Wednesday, May 11, 2016

Tax Season Remains Open For Many Tax Exempt Organizations

Although the filing deadline for individuals has passed, tax season isn’t over just yet. Monday, May 16, 2016, marks the filing deadline for many tax-exempt organizations.

Information returns for tax-exempt organizations (called the 990-series) are due on the 15th day of the fifth month after the close of the tax year. When the 15th falls on a holiday or Saturday or Sunday, the date moves ahead to the next business day. In 2016, May 15, the traditional due date for tax-exempt organizations with a calendar year end falls on a Sunday: those organizations have until May 16, 2016, to file for the 2015 tax year.

This deadline used to apply only to organizations with significant receipts and/or assets but that changed in 2006. The Pension Protection Act of 2006 made it mandatory for most tax-exempt organizations to file an annual information return or notice with the IRS regardless of how much (or little) income the organization receives. Failure to do so for three consecutive years will result in an automatic loss of tax-exempt status unless exempted from filing requirements (for example, churches and certain church-related organizations are not required to file annual reports).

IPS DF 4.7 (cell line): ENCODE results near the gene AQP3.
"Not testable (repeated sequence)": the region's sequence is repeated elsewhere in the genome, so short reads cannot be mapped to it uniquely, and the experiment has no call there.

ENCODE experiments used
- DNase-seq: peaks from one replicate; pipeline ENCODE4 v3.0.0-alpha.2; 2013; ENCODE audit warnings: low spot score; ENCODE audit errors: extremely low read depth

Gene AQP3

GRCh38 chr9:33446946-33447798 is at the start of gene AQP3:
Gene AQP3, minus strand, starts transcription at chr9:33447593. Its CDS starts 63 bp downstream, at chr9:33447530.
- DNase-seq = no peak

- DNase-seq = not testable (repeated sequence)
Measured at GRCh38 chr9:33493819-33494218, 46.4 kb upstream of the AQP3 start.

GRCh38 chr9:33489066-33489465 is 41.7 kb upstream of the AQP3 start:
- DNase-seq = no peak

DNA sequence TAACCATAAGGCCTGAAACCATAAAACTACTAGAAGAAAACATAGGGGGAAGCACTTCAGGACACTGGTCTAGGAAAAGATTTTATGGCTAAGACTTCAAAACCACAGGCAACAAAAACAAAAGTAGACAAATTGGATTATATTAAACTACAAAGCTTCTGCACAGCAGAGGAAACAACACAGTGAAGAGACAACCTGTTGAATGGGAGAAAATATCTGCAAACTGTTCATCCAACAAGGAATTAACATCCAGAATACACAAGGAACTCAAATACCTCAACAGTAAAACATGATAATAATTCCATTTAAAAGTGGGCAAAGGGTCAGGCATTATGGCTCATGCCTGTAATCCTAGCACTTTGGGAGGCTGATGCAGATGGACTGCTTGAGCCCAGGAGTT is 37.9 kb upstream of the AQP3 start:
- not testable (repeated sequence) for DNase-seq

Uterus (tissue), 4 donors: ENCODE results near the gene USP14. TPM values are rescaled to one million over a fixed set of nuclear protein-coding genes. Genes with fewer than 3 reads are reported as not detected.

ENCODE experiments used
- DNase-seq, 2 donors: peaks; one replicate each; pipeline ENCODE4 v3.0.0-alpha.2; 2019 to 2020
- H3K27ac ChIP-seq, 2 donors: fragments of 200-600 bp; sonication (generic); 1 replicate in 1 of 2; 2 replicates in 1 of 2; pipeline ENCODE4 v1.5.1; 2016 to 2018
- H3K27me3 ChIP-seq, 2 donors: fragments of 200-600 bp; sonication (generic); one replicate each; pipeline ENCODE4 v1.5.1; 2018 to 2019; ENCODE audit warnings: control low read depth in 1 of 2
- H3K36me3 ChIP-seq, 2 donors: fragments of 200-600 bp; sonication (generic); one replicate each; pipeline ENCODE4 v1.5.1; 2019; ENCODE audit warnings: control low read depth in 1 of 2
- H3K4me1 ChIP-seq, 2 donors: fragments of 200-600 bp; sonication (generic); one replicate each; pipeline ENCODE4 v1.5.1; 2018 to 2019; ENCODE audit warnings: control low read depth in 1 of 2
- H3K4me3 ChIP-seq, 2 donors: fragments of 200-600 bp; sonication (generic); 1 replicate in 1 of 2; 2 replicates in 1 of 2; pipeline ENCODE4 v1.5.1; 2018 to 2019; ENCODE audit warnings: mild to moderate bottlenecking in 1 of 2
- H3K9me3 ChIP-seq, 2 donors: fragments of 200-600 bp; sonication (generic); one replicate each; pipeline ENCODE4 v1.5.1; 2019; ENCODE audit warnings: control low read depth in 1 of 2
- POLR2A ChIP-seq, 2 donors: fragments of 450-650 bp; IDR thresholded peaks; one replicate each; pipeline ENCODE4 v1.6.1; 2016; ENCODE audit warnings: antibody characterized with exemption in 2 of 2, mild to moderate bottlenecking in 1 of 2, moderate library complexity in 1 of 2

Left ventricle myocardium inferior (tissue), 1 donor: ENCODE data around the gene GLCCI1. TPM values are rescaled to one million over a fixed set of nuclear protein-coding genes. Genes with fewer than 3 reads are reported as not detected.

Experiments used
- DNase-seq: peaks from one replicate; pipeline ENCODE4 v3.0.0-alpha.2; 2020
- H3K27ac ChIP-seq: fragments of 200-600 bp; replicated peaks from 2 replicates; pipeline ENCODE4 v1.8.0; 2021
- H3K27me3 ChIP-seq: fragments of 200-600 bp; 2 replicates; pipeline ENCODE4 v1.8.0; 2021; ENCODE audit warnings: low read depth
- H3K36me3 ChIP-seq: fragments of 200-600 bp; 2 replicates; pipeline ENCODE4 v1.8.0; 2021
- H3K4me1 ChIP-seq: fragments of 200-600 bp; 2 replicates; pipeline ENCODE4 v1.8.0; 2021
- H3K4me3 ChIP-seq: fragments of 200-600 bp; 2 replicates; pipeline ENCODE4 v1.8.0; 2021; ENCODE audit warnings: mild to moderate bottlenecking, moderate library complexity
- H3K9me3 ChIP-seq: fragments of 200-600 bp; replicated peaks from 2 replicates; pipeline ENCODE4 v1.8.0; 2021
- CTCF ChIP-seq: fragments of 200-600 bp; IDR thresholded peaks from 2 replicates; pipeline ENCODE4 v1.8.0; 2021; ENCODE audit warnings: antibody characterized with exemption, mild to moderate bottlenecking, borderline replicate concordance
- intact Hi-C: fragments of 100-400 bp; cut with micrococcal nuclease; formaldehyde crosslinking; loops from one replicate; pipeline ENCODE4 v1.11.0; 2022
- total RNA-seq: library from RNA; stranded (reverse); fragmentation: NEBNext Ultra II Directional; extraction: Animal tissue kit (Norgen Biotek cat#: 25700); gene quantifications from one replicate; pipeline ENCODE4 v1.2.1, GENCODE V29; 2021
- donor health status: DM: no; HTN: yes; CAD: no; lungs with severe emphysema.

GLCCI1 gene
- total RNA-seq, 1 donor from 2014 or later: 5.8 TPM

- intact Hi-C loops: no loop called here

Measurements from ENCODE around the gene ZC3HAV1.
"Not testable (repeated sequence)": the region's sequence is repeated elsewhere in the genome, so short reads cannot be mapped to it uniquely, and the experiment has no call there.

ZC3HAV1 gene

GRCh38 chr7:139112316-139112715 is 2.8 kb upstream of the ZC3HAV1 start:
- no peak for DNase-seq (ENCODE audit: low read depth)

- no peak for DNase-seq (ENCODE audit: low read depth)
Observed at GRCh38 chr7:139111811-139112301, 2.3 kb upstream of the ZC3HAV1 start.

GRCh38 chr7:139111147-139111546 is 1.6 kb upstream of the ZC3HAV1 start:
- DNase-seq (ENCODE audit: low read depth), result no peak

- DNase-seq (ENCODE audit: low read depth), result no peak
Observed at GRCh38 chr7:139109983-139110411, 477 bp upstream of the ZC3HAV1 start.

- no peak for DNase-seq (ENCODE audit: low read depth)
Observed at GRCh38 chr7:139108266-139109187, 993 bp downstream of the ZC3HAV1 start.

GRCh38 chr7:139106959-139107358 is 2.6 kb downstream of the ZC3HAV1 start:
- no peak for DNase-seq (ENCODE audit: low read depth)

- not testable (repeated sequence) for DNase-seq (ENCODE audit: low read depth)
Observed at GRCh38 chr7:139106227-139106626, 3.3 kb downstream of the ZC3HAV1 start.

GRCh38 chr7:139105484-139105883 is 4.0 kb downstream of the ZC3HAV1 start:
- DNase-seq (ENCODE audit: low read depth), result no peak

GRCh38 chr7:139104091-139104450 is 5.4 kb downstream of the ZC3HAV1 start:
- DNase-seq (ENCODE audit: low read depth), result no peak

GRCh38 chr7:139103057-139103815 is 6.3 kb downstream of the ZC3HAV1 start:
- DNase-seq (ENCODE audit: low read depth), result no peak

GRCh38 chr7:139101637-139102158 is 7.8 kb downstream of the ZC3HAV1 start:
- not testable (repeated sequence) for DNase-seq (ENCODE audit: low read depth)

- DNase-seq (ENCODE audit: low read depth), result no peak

The normal filing requirements are as follows:
You will not receive a confirmation e-mail that the form 990-N has been filed. However, you can check the status of your filing by going to the form 990-N site and logging in. Click over to “Manage Form 990-N Submission” and you should see the status for your organization, including whether your form was accepted or rejected. If your submission was rejected, click on the “Submission ID” link for more information.

If you need more time to file any of the form 990-series other than the form 990-N, you can obtain an extension. There is no extension available for the form 990-N (e-Postcard) but there is also no penalty if you file the form 990-N late. Remember, however, failure to file any of the form 990 series (990, 990-EZ or 990-N) for three consecutive years will result in an automatic loss of tax-exempt status. If that happens, your organization will not be eligible to receive tax-deductible contributions and your organization will have to file for reinstatement – even if the organization was not originally required to file an application for exemption. Reinstatement can be time consuming and expensive.

Some folks, including tax professionals, who are still not familiar with the updated rules are advising small organizations that they don’t have to file if their receipts are minimal. This is not true. You must file unless otherwise exempt.

Remember that forms 990, 990-EZ and form 990-PF must be made available for public inspection (that’s likely why the NFL opted out of status). Information on the form 990-N is also available to the public via the Exempt Organizations Select Check tool on the IRS website. That means that you should not include Social Security Numbers (SSNs) of officers, donors, clients or other individuals on the series 990 forms.

If you have questions or require assistance, be sure to check with your tax professional.